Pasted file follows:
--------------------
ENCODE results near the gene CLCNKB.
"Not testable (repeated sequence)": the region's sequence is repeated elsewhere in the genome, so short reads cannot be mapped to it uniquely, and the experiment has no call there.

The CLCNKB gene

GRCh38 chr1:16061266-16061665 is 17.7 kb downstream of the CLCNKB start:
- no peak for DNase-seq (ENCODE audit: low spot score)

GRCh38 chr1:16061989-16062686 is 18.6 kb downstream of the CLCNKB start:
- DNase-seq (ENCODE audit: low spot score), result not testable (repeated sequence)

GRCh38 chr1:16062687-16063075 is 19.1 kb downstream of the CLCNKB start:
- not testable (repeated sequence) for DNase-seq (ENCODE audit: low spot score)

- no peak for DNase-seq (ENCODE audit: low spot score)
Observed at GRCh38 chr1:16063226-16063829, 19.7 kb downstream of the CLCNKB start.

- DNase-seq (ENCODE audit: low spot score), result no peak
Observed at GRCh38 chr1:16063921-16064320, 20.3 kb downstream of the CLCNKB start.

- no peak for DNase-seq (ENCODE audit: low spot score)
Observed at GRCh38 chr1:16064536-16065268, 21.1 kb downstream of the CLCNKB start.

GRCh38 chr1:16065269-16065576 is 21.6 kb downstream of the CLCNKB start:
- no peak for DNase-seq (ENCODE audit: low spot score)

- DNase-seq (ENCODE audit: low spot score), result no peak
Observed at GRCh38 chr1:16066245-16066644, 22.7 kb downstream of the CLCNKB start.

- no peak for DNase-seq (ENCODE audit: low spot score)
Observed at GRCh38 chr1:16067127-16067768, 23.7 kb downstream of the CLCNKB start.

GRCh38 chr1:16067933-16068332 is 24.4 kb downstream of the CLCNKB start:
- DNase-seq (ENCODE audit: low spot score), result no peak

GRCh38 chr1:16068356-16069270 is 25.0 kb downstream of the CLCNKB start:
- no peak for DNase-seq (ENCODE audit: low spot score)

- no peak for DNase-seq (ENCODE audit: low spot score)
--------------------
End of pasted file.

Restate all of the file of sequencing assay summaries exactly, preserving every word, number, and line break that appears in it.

ENCODE results near the gene CLCNKB.
"Not testable (repeated sequence)": the region's sequence is repeated elsewhere in the genome, so short reads cannot be mapped to it uniquely, and the experiment has no call there.

The CLCNKB gene

GRCh38 chr1:16061266-16061665 is 17.7 kb downstream of the CLCNKB start:
- no peak for DNase-seq (ENCODE audit: low spot score)

GRCh38 chr1:16061989-16062686 is 18.6 kb downstream of the CLCNKB start:
- DNase-seq (ENCODE audit: low spot score), result not testable (repeated sequence)

GRCh38 chr1:16062687-16063075 is 19.1 kb downstream of the CLCNKB start:
- not testable (repeated sequence) for DNase-seq (ENCODE audit: low spot score)

- no peak for DNase-seq (ENCODE audit: low spot score)
Observed at GRCh38 chr1:16063226-16063829, 19.7 kb downstream of the CLCNKB start.

- DNase-seq (ENCODE audit: low spot score), result no peak
Observed at GRCh38 chr1:16063921-16064320, 20.3 kb downstream of the CLCNKB start.

- no peak for DNase-seq (ENCODE audit: low spot score)
Observed at GRCh38 chr1:16064536-16065268, 21.1 kb downstream of the CLCNKB start.

GRCh38 chr1:16065269-16065576 is 21.6 kb downstream of the CLCNKB start:
- no peak for DNase-seq (ENCODE audit: low spot score)

- DNase-seq (ENCODE audit: low spot score), result no peak
Observed at GRCh38 chr1:16066245-16066644, 22.7 kb downstream of the CLCNKB start.

- no peak for DNase-seq (ENCODE audit: low spot score)
Observed at GRCh38 chr1:16067127-16067768, 23.7 kb downstream of the CLCNKB start.

GRCh38 chr1:16067933-16068332 is 24.4 kb downstream of the CLCNKB start:
- DNase-seq (ENCODE audit: low spot score), result no peak

GRCh38 chr1:16068356-16069270 is 25.0 kb downstream of the CLCNKB start:
- no peak for DNase-seq (ENCODE audit: low spot score)

- no peak for DNase-seq (ENCODE audit: low spot score)